Health care reform is the law of the land. But that doesn't mean it's time to stop paying attention. This is a fluid piece of legislation, not only because the law is going back through reconciliation, but also because reconciliation would make two very important changes:

(1) The subsidies will become more generous, but they grow more slowly until they eventually fall back to the levels that existed in the House bill pre-reconciliation.

(2) The excise tax on expensive employer insurance plans (note: all employer-provided insurance plans are currently tax free) is delayed until 2018 and hits fewer Americans in the first few years, but it is indexed to grow faster than in the Senate or House plan.

Notice what happens here. Federal subsidies for lower-income and jobless Americans on the regulated exchanges fail to keep pace with medical inflation in the second decade. At the same time, insurance taxes creep into the workplace, forcing employers to switch to cheaper, simpler plans and possibly encouraging workers to switch their coverage to the exchanges. Matt Yglesias acknowledges, "by design the country will shift from a mixed employer/exchange system to an exclusively exchange-based one." But it will also, by design, shift from a subsidized market to a market where consumers have considerably more "skin" in the game, as Ross Douthat puts it.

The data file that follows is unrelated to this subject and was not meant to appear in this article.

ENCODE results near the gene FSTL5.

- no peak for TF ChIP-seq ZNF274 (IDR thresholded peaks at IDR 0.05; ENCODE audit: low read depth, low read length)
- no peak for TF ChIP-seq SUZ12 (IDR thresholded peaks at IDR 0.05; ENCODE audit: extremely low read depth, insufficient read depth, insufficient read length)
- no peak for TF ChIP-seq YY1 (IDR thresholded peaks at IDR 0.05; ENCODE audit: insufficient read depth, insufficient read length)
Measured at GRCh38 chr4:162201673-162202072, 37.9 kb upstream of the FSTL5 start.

Let's turn this into a thought experiment. The exchange system will grow while federal subsidies fall. Without federal assistance, families won't be able to afford their old health care plans. So they'll be forced to buy cheaper plans, which will mean less comprehensive plans. Meanwhile, Medicare and Medicaid will continue to grow considerably with the baby boomer generation in retirement. With families squeezed on private insurance while the government's share of health care grows, you can imagine the feds might step in to create a public option for catastrophic care that covers the expenses that cheap insurance options on the exchanges will not. You can further imagine that this supplementary public option could grow to become a national public option once Americans of all ages feel more comfortable with government insurance.

Back to the present. That thought experiment is my way of building a bridge between the long-term health projections of Ross Douthat and Tim Noah. You should take a look at their arguments because crystal balls are fun to peer through, but the picture is cloudy and dark. In the short term, the significance of this funky indexing with federal subsidies and the excise tax means one thing: that the administration needed to set certain rates to guarantee that health care reform would save a politically acceptable sum of money. In the long term, the significance of these rates is close to nil. If they cause politically unpalatable pain, we'll fix them.

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